Perhaps he’s just a late-bloomer and is finally ready to deliver. If you can’t find someone willing to overpay for those final 5 games, then you have nothing to lose in hanging on to see what happens. You likely didn’t pay much to get what Perriman gave you late in the season. But be on the lookout for that overpay opportunity -- even if you have to wait until after he signs in free agency.


Darren Waller, TE, Raiders

Waller’s first run at starting TE for the Raiders could have gone much better. He ranked 3rd in the league at the position in targets, 2nd in receptions and 2nd in yards. He dominated the Raiders in each of those categories and earned a mid-October contract extension that runs through 2023.

Waller should be well set up to remain a solid PPR producer. But his target share is bound to come down. Tyrell Williams enters his 2nd season after arriving in free agency after playing through plantar fasciitis for about three-quarters of 2019. Slot WR Hunter Renfrow enters his 2nd season after trailing only Waller in Raider targets as a rookie and growing his role over the 2nd half of the year. Renfrow tallied 41 targets over his final 6 games, beating Waller by 7 over that stretch.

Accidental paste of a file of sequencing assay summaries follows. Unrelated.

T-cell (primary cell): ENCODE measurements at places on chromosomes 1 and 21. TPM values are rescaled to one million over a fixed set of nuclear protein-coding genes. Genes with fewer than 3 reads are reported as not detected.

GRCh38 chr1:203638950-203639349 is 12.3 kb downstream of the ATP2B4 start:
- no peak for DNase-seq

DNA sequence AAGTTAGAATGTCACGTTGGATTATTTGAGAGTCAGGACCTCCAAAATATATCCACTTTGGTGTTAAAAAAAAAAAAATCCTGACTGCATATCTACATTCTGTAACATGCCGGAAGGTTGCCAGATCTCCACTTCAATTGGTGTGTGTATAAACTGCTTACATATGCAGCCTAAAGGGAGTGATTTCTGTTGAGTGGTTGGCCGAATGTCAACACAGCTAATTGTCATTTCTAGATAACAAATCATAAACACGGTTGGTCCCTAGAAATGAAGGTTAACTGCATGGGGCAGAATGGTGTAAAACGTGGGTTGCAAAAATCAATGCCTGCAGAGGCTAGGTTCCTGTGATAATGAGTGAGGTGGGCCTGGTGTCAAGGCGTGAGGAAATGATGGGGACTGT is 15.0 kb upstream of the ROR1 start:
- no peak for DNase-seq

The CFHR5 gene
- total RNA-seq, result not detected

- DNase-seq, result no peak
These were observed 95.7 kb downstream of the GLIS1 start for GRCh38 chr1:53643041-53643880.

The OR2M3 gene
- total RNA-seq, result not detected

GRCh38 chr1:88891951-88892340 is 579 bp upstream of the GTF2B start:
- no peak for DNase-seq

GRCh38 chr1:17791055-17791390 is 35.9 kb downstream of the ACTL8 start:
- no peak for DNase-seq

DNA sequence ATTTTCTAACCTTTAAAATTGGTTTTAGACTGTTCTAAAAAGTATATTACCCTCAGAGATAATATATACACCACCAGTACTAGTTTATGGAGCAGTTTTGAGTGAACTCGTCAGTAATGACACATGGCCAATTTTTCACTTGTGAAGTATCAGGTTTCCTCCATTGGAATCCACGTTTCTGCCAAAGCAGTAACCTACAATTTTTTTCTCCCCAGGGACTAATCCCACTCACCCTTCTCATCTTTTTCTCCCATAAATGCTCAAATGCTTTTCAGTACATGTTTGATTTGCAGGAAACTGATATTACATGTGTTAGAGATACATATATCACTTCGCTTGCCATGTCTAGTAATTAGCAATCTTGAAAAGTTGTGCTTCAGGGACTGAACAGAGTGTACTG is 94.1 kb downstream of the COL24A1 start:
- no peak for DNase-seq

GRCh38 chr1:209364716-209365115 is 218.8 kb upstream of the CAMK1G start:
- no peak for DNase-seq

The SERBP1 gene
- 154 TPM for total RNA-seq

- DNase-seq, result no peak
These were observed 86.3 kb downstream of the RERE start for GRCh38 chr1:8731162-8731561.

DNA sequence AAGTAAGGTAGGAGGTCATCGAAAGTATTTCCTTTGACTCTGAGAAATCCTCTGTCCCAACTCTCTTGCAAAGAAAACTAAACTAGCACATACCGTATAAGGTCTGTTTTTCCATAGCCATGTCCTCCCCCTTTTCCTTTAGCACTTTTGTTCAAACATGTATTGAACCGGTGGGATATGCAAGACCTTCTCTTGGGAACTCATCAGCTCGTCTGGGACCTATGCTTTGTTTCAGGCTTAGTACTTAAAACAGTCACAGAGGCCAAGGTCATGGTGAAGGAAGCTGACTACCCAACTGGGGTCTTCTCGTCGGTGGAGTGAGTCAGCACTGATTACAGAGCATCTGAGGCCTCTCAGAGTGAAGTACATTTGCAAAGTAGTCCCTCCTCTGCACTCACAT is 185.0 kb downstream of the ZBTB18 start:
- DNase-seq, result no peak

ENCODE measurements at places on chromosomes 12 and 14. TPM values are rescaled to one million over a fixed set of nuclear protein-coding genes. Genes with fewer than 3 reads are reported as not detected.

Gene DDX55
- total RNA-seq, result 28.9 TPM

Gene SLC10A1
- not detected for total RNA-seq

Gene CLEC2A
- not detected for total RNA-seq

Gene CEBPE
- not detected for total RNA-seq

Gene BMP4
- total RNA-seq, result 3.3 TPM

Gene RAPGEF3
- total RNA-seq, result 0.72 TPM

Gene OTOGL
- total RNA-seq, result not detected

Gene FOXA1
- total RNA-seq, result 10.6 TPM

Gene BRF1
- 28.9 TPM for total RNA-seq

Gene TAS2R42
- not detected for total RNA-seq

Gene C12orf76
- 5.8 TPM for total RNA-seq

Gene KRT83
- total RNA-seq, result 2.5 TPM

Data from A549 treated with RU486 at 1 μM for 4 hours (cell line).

Rookie TE Foster Moreau adds another challenge. The 4th-round rookie actually scored 2 more TDs than Waller and matched Waller’s 7 red-zone targets -- according to Pro Football Reference -- despite missing the season’s final 3 games. And we’d bet on the Raiders adding another significant wideout in either the draft or free agency.

Don’t expect Waller to disappear, but we’ll be pretty surprised if he manages another 22+% share of Raiders targets in 2020. It’s also worth noting that the slow-starter with a checkered past off the field will already turn 28 in September.